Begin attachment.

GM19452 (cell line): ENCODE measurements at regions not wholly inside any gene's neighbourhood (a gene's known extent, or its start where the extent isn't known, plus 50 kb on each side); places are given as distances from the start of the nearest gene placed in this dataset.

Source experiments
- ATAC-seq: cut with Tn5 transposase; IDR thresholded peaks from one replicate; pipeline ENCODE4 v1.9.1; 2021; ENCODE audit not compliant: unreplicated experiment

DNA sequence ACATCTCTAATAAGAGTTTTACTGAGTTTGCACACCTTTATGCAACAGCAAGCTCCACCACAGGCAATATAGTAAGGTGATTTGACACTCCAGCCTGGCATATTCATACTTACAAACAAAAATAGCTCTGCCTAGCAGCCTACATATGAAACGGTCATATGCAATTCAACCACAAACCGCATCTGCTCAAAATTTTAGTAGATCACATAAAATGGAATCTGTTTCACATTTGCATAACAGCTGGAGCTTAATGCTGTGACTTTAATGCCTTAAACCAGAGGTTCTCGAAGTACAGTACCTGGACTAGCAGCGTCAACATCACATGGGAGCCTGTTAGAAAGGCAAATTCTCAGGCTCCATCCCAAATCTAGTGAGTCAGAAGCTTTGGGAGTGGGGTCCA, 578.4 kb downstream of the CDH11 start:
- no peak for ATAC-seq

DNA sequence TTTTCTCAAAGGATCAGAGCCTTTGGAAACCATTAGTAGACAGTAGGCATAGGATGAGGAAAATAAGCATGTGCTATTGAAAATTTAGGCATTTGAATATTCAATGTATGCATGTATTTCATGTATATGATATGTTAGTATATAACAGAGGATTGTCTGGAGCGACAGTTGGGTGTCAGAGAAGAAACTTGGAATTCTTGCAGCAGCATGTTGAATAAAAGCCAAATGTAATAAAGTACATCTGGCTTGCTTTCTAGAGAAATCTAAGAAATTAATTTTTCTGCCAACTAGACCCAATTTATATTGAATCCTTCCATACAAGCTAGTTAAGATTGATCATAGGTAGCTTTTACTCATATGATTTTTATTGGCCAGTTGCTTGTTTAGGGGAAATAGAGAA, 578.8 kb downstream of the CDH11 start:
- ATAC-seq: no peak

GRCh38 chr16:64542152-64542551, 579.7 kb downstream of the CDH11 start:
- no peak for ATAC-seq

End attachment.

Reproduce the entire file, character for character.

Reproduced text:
GM19452 (cell line): ENCODE measurements at regions not wholly inside any gene's neighbourhood (a gene's known extent, or its start where the extent isn't known, plus 50 kb on each side); places are given as distances from the start of the nearest gene placed in this dataset.

Source experiments
- ATAC-seq: cut with Tn5 transposase; IDR thresholded peaks from one replicate; pipeline ENCODE4 v1.9.1; 2021; ENCODE audit not compliant: unreplicated experiment

DNA sequence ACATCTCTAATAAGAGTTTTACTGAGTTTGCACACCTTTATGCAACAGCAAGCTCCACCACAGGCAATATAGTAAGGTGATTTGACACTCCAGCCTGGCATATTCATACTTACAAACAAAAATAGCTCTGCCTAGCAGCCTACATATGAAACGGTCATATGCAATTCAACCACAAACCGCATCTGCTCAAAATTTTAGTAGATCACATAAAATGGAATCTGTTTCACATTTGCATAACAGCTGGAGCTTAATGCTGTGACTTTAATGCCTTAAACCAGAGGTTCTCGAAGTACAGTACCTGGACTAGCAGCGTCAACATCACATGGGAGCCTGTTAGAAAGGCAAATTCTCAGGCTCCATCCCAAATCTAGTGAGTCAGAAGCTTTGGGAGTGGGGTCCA, 578.4 kb downstream of the CDH11 start:
- no peak for ATAC-seq

DNA sequence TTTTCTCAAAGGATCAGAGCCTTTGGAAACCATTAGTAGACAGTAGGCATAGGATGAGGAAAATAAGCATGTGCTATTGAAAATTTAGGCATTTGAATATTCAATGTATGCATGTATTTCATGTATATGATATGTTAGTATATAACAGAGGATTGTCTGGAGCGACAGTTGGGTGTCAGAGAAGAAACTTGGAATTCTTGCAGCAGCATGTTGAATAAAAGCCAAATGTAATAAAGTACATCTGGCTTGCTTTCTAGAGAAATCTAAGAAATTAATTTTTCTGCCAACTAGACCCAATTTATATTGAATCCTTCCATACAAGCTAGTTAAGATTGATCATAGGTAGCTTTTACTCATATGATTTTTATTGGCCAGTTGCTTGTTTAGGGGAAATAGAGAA, 578.8 kb downstream of the CDH11 start:
- ATAC-seq: no peak

GRCh38 chr16:64542152-64542551, 579.7 kb downstream of the CDH11 start:
- no peak for ATAC-seq